By most accounts, a D1 athlete who needed the skills to match his physical gifts. Statistically, he had a very good senior year, but played out of position (in the eyes of D1 coaches) and against weak competition. While he clearly could have benefitted from some exposure, what he needed more was skill improvement. But that’s not nearly as much fun and takes more self-discipline. He chose to play a full AAU schedule which, despite his claims to the contrary, significantly limited the time spent on skill work. Consequently, his game did not improve. In the end, he got the exposure, but it was not enough. Without the skills, he was not worthy of a scholarship. Instead of benefitting from exposure, he was simply exposed.

 

Steven:

Had a poor senior season on a very talented high school team. Still, with his height, skills and athletic ability he had scholarship potential.

Getting no interest from scholarship-level schools, it would have been easy to feel like AAU was his second chance. Instead, he kept his poise, put peer pressure and his ego aside, and decided against playing AAU. He spent his time working on his game and skills with a local college coach. He also played in controlled scrimmages with top local HS, D3, D2, D1 and professional players on certain days, and worked on his body and conditioning on others.

As the months went by, his fundamentals and his overall game improved steadily. Having made some sacrifices, he came into the summer motivated. His attitude, perspective, goals and priorities were all what they needed to be in order to have the best shot at maximizing his personal development. Perhaps most importantly, he established positive and proper expectations heading into prep school, giving himself the best chance of continued improvement and success on and off the court.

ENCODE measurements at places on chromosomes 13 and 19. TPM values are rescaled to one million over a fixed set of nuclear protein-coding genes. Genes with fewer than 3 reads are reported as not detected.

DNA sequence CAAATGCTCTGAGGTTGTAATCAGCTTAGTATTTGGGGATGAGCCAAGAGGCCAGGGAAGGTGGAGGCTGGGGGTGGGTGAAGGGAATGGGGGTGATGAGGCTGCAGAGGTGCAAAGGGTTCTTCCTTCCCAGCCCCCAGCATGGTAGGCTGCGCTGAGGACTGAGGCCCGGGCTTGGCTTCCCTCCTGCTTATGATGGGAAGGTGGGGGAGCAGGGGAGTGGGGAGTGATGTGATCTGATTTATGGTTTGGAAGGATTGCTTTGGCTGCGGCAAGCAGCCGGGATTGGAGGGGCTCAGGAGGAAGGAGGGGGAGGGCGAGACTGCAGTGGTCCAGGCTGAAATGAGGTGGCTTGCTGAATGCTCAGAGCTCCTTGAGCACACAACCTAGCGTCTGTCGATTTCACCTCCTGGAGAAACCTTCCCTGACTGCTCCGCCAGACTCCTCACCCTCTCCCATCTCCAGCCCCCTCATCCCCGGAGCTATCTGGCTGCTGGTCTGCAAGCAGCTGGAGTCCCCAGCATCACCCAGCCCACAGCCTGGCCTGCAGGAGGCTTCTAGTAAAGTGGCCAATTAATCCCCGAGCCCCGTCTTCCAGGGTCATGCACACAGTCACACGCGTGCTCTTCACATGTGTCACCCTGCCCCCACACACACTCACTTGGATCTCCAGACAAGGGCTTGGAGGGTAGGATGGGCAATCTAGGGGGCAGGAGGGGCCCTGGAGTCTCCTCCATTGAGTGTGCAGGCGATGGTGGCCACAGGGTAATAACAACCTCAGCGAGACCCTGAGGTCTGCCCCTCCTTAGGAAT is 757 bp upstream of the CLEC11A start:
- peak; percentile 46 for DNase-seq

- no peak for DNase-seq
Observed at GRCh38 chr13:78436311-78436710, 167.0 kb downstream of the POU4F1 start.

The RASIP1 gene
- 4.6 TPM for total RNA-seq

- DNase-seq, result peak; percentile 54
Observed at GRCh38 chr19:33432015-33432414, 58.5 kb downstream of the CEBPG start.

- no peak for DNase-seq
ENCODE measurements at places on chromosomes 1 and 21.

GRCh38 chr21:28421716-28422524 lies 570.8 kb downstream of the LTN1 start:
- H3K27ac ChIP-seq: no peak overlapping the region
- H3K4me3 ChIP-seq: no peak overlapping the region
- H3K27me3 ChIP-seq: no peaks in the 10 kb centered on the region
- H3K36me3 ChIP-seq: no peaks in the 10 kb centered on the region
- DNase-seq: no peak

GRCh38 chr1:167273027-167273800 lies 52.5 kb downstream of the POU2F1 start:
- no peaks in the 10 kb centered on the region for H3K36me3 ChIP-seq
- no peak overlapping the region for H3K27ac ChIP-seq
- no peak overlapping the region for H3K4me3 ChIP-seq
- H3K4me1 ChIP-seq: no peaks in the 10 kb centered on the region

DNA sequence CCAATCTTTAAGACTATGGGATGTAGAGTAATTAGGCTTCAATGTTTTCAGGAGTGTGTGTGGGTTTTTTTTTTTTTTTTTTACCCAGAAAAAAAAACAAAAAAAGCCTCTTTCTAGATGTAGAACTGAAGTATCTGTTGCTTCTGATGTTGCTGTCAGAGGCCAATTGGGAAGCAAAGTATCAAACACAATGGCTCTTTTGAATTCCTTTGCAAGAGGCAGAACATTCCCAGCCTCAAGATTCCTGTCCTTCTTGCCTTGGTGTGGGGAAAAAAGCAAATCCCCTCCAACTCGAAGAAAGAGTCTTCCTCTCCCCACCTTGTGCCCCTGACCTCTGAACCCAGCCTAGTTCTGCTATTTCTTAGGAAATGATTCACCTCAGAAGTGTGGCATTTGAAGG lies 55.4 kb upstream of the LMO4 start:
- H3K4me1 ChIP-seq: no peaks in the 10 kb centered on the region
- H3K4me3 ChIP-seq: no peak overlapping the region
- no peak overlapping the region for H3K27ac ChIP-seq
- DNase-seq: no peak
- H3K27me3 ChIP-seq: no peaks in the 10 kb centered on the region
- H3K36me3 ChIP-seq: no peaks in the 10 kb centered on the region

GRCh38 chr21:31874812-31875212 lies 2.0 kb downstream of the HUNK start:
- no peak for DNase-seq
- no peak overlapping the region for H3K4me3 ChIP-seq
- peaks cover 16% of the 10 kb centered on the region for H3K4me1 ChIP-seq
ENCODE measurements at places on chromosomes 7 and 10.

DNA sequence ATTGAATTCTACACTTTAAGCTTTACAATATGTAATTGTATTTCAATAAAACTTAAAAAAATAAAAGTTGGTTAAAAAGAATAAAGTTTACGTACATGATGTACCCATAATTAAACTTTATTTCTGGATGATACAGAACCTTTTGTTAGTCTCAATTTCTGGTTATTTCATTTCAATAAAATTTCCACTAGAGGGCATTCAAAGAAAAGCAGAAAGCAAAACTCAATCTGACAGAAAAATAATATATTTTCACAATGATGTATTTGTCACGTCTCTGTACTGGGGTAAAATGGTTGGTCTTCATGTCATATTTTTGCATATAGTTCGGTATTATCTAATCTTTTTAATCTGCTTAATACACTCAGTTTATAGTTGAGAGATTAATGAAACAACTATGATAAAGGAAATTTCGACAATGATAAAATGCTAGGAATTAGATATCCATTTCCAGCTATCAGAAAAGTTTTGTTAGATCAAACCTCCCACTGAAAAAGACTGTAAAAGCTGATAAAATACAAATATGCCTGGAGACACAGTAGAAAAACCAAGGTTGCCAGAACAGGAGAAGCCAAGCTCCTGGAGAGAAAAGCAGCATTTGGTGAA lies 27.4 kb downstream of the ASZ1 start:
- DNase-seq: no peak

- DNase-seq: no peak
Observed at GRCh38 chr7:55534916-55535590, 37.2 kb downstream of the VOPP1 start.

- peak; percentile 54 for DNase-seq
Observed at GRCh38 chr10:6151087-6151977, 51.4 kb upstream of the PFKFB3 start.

The bottom line: AAU has its place. For some it’s absolutely the right move. However, most players and parents, not knowing any better, are overvaluing exposure and undervaluing skills and skill development as they try to stand out in today’s recruiting landscape.

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The European System – How We Can Help

For a while now, Europeans have been coming to the States in large numbers to attend prep schools and play college sports.

Because of the distance, it’s harder for many to get the information, and make the connections, needed for a good decision. Many rely on information and advice from European professional sports agents. This can be a problem.

Let’s look at one recent example.

A young man from Scandinavia with mid-level D1 talent and excellent grades and test scores wants to play in the States. He ends up getting his guidance from a professional sports agent. The agent has ulterior motives. He guides the player to a school that’s academically much lower than his grades and test scores would have otherwise earned him. Compounding the issue, the player redshirts a year, in order to have a better chance of getting any significant playing time.

You could say everything worked out fine. After all, a lot of parents and players would be happy to have that opportunity. The problem is, there were two better scenarios. Both were presented to the agent, who wouldn’t even present them to the player and his family. Why? They didn’t suit the agent’s motives – getting clients in exchange for guiding the player to a college. Here’s what should have happened.

The player should have been guided to a college with world class academics consistent with his previous academic achievements, where he could have still played at the same D1 level. Better still, he should have been guided to prep school.

Here are some of the benefits he would have gotten out of prep school:

  • Another year of physical, academic and athletic maturity
  • Much greater awareness of the college options available to him
  • A dozen or more offers all better than the one he took
  • More time and opportunity to explore those options (schools visits, etc.)
  • A college that was a much better fit
  • Reduced need to redshirt in college
  • Reduced chances of sitting the bench in college
  • Increased chance of excelling in college

All of these benefits were available without losing any eligibility or spending any significant money.

We understand it’s not a perfect world, but this isn’t twenty-twenty hindsight either. This is where we can help.